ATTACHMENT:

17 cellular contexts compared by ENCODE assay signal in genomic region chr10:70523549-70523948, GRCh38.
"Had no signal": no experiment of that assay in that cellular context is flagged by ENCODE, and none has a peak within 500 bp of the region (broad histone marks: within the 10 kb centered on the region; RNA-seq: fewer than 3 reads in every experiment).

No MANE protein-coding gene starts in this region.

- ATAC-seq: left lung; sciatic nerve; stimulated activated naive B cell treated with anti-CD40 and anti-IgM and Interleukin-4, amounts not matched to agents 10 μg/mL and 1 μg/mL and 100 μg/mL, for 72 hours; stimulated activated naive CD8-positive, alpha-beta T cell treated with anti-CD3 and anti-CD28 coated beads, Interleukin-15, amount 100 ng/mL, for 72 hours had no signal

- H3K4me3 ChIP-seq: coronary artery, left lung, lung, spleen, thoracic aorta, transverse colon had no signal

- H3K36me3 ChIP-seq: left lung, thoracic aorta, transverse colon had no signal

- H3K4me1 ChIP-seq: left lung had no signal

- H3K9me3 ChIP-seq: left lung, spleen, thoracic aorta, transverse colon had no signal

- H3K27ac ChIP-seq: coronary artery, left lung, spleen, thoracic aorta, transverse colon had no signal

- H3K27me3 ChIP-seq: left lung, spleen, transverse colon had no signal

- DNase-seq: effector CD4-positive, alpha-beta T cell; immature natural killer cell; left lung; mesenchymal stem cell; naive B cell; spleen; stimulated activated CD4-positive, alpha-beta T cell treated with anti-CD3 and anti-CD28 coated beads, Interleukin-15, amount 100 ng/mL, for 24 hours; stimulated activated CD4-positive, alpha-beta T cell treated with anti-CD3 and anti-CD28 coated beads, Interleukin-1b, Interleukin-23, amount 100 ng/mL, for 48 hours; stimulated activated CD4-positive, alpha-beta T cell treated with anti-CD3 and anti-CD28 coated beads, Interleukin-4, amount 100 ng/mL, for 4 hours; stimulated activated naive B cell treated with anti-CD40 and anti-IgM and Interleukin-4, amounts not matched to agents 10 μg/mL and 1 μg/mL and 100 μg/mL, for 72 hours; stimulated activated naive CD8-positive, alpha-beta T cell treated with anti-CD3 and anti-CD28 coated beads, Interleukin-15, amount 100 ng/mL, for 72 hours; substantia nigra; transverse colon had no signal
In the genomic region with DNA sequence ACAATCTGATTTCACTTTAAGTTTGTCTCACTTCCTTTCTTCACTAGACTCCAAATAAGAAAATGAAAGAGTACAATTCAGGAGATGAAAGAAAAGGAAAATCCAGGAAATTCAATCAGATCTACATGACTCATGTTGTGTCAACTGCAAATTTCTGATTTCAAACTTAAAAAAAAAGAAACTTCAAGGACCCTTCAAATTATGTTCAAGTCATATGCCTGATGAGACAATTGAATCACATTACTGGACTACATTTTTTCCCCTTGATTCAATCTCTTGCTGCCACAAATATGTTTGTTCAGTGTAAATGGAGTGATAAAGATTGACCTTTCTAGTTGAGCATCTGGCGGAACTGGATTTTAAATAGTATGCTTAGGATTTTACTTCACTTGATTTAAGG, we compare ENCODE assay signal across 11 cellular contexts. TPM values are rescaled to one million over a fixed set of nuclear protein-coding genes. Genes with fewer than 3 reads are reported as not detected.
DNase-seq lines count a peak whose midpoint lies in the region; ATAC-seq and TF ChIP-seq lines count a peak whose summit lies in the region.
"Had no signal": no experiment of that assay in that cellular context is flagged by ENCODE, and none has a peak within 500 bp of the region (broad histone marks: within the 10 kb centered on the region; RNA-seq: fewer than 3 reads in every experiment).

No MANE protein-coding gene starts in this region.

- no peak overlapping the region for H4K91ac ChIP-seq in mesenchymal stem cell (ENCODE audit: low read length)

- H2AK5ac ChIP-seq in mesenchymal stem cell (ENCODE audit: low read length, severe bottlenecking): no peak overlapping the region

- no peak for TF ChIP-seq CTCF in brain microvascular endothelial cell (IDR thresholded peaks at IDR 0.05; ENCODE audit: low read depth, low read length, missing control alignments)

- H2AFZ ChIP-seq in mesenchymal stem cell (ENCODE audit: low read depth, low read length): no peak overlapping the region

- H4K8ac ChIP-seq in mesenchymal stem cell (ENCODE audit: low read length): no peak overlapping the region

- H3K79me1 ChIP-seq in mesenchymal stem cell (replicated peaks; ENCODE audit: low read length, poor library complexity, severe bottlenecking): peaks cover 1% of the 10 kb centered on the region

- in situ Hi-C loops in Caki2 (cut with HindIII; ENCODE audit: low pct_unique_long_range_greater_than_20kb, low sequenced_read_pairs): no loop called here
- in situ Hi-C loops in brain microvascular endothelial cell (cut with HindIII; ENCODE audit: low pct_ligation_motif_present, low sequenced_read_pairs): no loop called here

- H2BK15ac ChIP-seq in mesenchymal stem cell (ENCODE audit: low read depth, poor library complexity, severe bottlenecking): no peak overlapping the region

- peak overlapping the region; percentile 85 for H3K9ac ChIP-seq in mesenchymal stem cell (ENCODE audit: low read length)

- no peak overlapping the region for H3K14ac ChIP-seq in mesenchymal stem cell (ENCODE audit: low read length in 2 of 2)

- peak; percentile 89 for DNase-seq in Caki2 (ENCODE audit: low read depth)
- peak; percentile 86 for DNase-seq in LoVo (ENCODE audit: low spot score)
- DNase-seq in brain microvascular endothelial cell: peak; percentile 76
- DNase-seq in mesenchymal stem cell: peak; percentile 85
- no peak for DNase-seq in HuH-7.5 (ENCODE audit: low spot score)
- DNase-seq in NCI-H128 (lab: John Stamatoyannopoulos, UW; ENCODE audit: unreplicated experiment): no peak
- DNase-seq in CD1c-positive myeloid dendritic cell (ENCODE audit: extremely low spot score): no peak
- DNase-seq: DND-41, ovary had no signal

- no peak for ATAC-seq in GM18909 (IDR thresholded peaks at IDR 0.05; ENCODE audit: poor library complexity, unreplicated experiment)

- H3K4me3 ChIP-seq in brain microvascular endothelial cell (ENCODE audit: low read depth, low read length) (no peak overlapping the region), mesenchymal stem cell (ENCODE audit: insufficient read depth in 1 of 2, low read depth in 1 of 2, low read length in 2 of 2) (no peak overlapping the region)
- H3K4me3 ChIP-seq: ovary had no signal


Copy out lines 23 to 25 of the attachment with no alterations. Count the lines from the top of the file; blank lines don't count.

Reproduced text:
- in situ Hi-C loops in brain microvascular endothelial cell (cut with HindIII; ENCODE audit: low pct_ligation_motif_present, low sequenced_read_pairs): no loop called here

- H2BK15ac ChIP-seq in mesenchymal stem cell (ENCODE audit: low read depth, poor library complexity, severe bottlenecking): no peak overlapping the region

- peak overlapping the region; percentile 85 for H3K9ac ChIP-seq in mesenchymal stem cell (ENCODE audit: low read length)